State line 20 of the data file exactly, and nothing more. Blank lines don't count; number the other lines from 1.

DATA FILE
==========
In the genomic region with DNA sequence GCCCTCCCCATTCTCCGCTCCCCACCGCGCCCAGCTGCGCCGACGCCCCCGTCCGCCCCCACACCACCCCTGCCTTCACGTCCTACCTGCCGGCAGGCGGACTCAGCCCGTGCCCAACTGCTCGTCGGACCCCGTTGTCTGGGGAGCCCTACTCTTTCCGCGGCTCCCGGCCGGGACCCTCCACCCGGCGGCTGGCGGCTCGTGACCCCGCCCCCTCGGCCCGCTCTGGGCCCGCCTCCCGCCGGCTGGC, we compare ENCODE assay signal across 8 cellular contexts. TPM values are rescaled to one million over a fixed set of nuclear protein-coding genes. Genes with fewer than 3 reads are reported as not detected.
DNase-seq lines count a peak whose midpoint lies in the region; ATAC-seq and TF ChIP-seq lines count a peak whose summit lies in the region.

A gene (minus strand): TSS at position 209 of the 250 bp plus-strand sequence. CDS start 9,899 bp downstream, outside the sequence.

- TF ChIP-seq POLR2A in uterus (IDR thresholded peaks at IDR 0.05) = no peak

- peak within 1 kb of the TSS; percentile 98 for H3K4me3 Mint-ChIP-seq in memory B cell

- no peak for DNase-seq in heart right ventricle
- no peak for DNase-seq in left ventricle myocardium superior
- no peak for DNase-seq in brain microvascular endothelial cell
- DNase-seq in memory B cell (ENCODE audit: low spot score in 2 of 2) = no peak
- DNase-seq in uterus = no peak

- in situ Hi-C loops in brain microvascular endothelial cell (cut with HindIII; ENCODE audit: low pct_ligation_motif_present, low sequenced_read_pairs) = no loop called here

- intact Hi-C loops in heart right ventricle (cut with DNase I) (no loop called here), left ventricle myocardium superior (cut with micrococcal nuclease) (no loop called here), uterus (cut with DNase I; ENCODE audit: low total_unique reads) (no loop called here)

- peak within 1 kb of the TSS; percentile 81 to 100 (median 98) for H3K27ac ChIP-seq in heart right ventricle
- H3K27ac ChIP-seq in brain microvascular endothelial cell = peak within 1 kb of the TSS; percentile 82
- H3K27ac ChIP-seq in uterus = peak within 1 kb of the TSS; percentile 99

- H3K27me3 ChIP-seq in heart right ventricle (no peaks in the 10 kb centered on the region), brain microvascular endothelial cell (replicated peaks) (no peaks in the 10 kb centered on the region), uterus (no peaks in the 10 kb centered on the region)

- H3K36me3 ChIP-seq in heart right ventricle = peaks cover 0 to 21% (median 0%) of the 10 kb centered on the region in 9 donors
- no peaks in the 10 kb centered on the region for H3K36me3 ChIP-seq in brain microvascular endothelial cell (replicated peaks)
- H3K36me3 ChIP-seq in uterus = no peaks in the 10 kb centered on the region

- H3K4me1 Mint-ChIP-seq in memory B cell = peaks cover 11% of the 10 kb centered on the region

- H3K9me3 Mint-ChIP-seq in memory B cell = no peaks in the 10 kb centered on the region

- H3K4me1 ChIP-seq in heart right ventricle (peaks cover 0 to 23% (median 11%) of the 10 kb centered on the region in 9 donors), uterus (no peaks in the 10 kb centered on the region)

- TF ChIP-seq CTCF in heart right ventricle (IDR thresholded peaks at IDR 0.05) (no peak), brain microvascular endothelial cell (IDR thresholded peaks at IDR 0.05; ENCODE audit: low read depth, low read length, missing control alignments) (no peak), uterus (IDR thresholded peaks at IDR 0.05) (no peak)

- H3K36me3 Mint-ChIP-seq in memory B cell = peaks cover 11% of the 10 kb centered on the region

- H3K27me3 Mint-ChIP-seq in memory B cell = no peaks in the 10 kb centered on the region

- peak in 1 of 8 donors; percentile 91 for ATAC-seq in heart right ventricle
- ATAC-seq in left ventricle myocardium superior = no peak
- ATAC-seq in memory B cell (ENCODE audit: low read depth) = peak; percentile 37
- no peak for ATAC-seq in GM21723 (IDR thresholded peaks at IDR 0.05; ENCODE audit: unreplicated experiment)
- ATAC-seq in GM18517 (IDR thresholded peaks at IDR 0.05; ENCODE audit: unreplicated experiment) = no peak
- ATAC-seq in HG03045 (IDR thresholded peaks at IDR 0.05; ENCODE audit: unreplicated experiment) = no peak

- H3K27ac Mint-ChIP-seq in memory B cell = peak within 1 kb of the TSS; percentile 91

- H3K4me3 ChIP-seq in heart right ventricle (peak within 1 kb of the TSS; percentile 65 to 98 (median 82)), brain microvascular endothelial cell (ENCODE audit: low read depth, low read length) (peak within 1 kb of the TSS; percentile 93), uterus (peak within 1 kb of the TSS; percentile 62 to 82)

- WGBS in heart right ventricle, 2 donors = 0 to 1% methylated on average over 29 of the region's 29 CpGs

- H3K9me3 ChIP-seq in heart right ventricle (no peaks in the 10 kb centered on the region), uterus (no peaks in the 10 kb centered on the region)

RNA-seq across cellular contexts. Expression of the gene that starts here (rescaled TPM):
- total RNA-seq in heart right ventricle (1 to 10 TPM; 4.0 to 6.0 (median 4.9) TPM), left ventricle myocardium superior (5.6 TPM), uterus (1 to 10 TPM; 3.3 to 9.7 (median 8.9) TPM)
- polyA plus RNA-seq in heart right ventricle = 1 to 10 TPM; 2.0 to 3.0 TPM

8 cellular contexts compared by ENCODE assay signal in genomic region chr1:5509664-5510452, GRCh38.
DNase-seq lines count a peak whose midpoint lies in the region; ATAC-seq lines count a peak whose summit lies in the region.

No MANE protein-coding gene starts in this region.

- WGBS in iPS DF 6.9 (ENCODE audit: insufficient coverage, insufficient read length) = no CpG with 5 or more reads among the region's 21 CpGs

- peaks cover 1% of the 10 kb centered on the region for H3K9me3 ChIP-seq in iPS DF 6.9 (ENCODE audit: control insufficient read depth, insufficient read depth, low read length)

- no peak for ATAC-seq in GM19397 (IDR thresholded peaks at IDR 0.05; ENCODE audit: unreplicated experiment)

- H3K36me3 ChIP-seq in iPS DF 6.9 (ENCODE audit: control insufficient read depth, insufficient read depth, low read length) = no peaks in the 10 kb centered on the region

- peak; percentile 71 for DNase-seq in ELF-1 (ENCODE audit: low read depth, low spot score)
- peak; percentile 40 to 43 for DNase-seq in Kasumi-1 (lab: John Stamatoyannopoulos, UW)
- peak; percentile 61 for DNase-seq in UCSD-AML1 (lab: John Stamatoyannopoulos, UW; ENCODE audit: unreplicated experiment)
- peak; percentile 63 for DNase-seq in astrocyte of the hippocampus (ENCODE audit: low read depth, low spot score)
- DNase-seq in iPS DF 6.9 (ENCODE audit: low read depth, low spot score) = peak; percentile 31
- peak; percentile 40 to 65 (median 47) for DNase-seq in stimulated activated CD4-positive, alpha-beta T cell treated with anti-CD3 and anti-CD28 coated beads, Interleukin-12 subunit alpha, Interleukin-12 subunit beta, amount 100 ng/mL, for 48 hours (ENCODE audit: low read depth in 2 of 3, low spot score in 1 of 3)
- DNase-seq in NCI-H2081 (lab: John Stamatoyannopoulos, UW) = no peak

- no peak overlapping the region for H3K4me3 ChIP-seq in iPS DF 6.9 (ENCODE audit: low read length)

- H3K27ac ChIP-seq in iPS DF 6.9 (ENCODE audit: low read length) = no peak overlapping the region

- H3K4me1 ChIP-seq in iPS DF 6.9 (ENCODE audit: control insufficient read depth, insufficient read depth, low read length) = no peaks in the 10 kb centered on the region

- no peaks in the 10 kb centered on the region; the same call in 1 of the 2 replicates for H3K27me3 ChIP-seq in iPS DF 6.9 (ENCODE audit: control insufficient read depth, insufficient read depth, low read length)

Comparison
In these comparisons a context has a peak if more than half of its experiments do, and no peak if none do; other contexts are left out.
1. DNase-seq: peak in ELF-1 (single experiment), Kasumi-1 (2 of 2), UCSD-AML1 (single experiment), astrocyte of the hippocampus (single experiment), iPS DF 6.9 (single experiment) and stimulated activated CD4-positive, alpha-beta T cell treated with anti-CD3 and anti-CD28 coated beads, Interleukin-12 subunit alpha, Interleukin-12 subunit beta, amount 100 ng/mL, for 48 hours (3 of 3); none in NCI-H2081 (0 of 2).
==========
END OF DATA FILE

- H3K4me1 Mint-ChIP-seq in memory B cell = peaks cover 11% of the 10 kb centered on the region